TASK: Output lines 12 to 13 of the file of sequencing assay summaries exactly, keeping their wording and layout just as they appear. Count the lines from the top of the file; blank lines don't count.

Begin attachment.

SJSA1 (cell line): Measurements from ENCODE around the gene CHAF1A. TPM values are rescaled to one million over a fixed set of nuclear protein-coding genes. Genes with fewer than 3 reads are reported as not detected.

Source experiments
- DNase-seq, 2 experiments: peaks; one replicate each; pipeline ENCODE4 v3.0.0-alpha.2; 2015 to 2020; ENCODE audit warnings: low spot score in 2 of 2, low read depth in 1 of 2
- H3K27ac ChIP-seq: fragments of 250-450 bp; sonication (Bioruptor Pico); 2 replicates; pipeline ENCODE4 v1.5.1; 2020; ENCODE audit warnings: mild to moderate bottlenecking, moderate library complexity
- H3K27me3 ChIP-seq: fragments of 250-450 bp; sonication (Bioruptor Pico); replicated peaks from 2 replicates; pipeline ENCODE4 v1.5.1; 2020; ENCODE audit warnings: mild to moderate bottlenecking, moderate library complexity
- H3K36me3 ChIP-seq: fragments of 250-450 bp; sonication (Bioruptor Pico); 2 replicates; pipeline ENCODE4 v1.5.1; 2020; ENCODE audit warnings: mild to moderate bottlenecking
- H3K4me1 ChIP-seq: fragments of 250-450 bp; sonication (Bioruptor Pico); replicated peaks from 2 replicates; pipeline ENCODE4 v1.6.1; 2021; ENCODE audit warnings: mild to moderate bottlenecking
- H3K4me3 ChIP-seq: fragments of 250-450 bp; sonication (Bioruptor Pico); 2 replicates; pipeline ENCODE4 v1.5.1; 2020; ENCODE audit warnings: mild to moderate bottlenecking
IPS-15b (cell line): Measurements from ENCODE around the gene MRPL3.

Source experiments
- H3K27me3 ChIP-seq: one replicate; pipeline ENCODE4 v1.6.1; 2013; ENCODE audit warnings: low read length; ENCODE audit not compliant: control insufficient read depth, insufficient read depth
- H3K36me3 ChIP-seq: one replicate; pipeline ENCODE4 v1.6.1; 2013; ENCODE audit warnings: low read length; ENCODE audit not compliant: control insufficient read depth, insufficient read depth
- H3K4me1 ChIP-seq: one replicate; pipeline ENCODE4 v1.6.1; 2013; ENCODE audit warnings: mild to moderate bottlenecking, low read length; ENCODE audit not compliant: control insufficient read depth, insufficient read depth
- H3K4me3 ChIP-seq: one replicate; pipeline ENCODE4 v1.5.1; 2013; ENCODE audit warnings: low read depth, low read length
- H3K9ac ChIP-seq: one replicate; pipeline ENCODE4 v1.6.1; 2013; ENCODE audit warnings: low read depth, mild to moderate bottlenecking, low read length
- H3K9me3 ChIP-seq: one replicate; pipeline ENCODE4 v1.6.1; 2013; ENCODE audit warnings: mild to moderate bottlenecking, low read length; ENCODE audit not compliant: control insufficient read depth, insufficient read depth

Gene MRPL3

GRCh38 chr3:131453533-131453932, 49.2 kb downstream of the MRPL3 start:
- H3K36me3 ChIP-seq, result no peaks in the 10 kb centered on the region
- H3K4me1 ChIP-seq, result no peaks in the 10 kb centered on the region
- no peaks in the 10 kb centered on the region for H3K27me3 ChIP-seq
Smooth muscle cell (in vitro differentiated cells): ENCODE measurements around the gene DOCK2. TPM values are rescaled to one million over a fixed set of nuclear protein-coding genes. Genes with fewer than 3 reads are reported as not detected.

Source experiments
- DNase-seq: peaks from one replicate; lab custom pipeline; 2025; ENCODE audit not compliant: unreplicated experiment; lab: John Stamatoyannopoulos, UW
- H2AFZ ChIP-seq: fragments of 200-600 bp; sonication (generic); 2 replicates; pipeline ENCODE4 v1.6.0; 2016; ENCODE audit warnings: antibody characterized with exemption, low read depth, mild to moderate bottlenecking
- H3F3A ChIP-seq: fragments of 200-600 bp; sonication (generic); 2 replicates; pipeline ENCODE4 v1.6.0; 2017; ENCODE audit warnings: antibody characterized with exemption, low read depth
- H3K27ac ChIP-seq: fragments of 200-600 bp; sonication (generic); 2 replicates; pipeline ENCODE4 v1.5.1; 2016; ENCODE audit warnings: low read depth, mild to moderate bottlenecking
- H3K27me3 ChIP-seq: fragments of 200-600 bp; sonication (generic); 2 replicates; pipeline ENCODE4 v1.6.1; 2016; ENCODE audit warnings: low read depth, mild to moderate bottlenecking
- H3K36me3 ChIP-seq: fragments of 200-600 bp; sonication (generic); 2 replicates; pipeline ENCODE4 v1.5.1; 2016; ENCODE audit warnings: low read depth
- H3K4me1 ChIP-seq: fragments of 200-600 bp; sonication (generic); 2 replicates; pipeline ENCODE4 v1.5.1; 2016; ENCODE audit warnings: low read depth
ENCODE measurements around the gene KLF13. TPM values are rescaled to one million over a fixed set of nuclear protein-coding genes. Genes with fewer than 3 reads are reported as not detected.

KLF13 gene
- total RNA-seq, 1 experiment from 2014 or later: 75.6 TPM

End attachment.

- H3K36me3 ChIP-seq: one replicate; pipeline ENCODE4 v1.6.1; 2013; ENCODE audit warnings: low read length; ENCODE audit not compliant: control insufficient read depth, insufficient read depth
- H3K4me1 ChIP-seq: one replicate; pipeline ENCODE4 v1.6.1; 2013; ENCODE audit warnings: mild to moderate bottlenecking, low read length; ENCODE audit not compliant: control insufficient read depth, insufficient read depth